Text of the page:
A few enhancements are available. There’s our Vulcan Spice again with the Lobster Tail.
The side of $14 “Bobotie Macaroni & Cheese – Four Cheeses, Wagyu, Almonds, Raisins, Cape Malay Curry” is substantial and an Enhancement that I would recommend adding to an entree, particularly if you’re planning on sharing a couple of things.
On the entree front, both of the Circle of Life mains are very good and which one you select probably depends on the mood that you’re in at the time of your meal. I’d look at the Cape Malay Seafood Curry, as it’s a lot more interesting than the Rib-eye, but the steak is certainly a sizable hunk of meat prepared just about as well as you’ll find at a Walt Disney World restaurant. The Lamb and Fish are my two two entree choices from the regular menu.
According to Disney, for the third course, “Hakuna Matata celebrates balance as Simba grows up and learns what is truly needed to successfully lead the Pride lands. This dessert features Caramelized Orange, Chocolate Choux, and Playful Foliage.” The first part of that might be a bit of a stretch, but the cake is presented just about as preciously as possible and more importantly, it marries the flavors of chocolate and orange well. I’m not usually a big chocolate orange guy, but this is a lot more chocolate than it is orange, with just a little bit of citrus zest playing against the chocolate.
The Paul Cluver Riesling Noble Late Harvest will be poured for those with the Standard Wine Pairing, while those springing for Deluxe will get the Klein Constantia Vin de Constance. The Vin de Constance is among the best sweet wines in the world, intense and luscious on the tongue with honey and pear notes that linger long after the sip is complete. With a retail price of $80 for 500ml it makes the Deluxe Pairing look a little better. Still, the pour is two ounces, at most.
Granted, I don’t think you could drink a whole bottle if you tried, but the Klein may be the best wine value at the restaurant. Five a la carte desserts are also available.
Along with after-dinner drinks. It may be worth noting that the price of the 2-ounce pour of Louis XIII is up 15.4% in the last 18 months. I may finally be close to being priced out.
Tea is also offered.
First up, we have the $13 “Malva Pudding – Melktart Ice Cream, Kataifi, Kanu Tuile, Cabernet Gelée.” This is quite the dessert with the Kataifi bird’s nest wrapping around the milk tart ice cream with the Kanu Tuile bird perched on top. As we’ve seen at the Animal Kingdom theme park, the Malva Pudding is much more like spiced cake, soft and moist and topped with a sweet caramel syrup. The Cabernet Gelée adds color to an attractive plating. It’s the most refreshing dessert that we tried.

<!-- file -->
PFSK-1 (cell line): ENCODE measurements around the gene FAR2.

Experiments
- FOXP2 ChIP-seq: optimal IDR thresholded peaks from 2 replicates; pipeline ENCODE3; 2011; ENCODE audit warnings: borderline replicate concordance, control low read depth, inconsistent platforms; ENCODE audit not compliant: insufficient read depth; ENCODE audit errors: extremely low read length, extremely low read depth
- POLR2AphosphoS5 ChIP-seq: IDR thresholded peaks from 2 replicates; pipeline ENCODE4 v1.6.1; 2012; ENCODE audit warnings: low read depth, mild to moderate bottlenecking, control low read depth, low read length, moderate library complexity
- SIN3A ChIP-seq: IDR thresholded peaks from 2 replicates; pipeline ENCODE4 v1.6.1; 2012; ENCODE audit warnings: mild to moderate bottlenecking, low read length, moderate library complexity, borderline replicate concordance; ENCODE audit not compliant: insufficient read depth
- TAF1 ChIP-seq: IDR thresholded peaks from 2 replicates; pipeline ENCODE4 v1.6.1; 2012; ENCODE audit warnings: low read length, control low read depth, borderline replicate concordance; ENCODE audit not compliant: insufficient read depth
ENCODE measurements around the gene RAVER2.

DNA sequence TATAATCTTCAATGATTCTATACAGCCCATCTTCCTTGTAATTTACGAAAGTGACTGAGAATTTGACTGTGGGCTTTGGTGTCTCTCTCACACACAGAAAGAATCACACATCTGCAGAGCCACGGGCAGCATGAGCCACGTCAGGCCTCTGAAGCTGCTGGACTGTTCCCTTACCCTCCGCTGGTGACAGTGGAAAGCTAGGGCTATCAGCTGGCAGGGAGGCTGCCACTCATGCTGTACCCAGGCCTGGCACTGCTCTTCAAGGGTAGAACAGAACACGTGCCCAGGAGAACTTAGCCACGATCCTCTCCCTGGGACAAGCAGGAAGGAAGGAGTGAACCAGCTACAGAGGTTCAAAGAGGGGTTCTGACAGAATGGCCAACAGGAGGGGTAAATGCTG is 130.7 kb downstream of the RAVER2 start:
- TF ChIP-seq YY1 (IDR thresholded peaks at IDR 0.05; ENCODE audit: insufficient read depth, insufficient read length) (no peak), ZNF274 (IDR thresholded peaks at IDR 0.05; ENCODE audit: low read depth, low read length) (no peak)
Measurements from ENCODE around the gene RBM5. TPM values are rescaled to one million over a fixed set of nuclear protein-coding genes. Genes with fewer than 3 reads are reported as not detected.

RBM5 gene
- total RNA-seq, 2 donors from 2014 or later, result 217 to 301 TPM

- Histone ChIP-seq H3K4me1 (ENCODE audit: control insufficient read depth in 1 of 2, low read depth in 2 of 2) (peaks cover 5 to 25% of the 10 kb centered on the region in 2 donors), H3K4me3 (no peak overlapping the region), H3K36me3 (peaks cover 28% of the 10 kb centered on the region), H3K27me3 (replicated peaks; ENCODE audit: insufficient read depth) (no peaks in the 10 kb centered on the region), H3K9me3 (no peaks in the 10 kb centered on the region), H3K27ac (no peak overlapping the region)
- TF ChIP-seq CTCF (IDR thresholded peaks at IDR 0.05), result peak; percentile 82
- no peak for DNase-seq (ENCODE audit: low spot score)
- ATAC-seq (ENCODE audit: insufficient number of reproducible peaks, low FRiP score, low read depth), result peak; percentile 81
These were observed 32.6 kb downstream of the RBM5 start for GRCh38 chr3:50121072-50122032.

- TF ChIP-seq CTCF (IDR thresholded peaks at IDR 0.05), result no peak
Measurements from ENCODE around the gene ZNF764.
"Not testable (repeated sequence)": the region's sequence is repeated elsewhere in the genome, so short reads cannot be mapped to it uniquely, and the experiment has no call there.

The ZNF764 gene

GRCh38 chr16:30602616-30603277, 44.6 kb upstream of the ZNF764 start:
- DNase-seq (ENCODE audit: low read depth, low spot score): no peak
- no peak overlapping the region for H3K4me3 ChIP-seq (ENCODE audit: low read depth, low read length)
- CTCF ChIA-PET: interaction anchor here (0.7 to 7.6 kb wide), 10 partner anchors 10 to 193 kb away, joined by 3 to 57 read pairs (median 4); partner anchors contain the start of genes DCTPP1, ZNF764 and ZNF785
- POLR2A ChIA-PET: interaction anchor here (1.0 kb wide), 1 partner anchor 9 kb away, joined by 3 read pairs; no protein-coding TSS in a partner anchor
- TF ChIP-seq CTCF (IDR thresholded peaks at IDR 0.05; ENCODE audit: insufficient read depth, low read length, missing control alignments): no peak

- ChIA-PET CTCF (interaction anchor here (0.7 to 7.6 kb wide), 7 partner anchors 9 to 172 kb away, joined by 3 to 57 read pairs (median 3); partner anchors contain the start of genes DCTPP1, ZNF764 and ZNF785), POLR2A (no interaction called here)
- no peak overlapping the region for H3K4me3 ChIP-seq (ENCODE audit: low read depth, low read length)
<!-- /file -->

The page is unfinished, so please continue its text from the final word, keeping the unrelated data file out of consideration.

I could have taken a more appetizing picture of it.
Here we have the “Kilimanjaro – “Valrhona Single Origin Ghana Chocolate Mousse, Pistachio Financier, Pink Peppercorn Meringue, Cacao Nib Crunch, Spiced Pineapple.” Another delicious option.
Finally, we have the seasonal dessert in the $14 “African Drum ‘Beets’ – Coconut-Strawberry-Beet Mousse, Chocolate Cake, Candied Beets, Balsamic Strawberries.” I was expecting this to be a lot more beet-heavy, but it ended up tasting largely like strawberries and chocolate. The orb in the middle is the Chocolate Cake with a thick layer of Coconut-Strawberry-Beet Mousse on top. It was fun to break open the shell of the to see what was inside. That’s not a sentence I typically write. The Balsamic Strawberries surprised – the Balsamic somehow enhances the sweetness of the berries. There was quite the pile of them on top of one of the Candied Beets, which were sliced thin, but packed a ton of sweet and earthy flavor. I really enjoyed it.
Those embarking on the Circle of Life Prix Fixe meal will receive a goody bag at the end of the meal with two little canisters of White Tea along with this booklet.
Some of that seems like a bit of a stretch.
Overall, the Circle of Life menu is potentially a bit unnecessary as we’ve seen a lot of the dishes before. A similar Curry had been on the menu for $47 prior to the change, for example. Since the meal is $65, we need to come away with $18 of value from the appetizer and dessert, which we probably do considering the average dessert costs $12 on its own. The Bone Marrow was part of the Father’s Day prix fixe meal earlier this year, when it was served with salt cream capers, preserved lemons, parsley, and shallots. But the dessert is certainly worth a picture and the take-home gift was a nice touch. There’s definitely some value to be had if each of the components sound good. Whether or not you’re opting for the limited-time menu, you’ll also be able to enjoy the live music just the same.
There is currently no end date for the prix fixe affair. With the movie coming out in theaters on July 19th, I’d expect the menu to be offered through the majority of the summer, perhaps ending around August 31st.